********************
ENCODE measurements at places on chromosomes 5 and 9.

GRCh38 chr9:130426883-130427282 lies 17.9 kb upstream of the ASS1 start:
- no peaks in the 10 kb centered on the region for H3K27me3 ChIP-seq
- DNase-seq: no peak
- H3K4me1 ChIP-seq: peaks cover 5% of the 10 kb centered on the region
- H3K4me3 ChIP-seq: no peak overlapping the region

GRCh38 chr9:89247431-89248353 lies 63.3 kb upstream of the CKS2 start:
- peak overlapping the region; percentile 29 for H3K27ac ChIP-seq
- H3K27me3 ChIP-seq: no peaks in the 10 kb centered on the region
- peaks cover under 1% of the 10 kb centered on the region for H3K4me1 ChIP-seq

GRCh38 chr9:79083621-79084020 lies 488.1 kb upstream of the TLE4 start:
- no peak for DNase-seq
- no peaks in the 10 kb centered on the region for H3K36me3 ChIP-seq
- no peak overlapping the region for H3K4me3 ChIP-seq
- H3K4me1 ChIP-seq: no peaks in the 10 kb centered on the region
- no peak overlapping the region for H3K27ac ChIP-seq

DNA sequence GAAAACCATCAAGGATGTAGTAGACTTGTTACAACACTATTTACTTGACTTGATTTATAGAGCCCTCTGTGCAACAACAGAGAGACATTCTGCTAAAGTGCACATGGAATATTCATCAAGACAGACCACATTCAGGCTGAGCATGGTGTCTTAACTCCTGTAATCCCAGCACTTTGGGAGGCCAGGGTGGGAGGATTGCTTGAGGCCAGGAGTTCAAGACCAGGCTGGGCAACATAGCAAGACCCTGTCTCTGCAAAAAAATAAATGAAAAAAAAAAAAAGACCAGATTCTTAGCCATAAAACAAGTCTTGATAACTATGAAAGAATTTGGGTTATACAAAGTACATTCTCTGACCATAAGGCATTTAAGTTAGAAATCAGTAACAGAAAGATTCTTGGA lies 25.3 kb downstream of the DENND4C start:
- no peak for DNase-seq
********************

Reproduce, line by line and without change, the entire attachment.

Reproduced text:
ENCODE measurements at places on chromosomes 5 and 9.

GRCh38 chr9:130426883-130427282 lies 17.9 kb upstream of the ASS1 start:
- no peaks in the 10 kb centered on the region for H3K27me3 ChIP-seq
- DNase-seq: no peak
- H3K4me1 ChIP-seq: peaks cover 5% of the 10 kb centered on the region
- H3K4me3 ChIP-seq: no peak overlapping the region

GRCh38 chr9:89247431-89248353 lies 63.3 kb upstream of the CKS2 start:
- peak overlapping the region; percentile 29 for H3K27ac ChIP-seq
- H3K27me3 ChIP-seq: no peaks in the 10 kb centered on the region
- peaks cover under 1% of the 10 kb centered on the region for H3K4me1 ChIP-seq

GRCh38 chr9:79083621-79084020 lies 488.1 kb upstream of the TLE4 start:
- no peak for DNase-seq
- no peaks in the 10 kb centered on the region for H3K36me3 ChIP-seq
- no peak overlapping the region for H3K4me3 ChIP-seq
- H3K4me1 ChIP-seq: no peaks in the 10 kb centered on the region
- no peak overlapping the region for H3K27ac ChIP-seq

DNA sequence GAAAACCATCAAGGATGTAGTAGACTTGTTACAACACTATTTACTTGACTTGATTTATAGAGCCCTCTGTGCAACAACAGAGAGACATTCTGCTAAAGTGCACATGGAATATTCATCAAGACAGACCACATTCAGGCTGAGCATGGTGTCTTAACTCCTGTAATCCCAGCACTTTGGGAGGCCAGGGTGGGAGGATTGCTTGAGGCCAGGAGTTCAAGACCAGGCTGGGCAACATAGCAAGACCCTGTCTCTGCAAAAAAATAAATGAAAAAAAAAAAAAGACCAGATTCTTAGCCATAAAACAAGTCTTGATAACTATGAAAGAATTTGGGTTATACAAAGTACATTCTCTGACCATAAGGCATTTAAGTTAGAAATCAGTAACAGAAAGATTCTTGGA lies 25.3 kb downstream of the DENND4C start:
- no peak for DNase-seq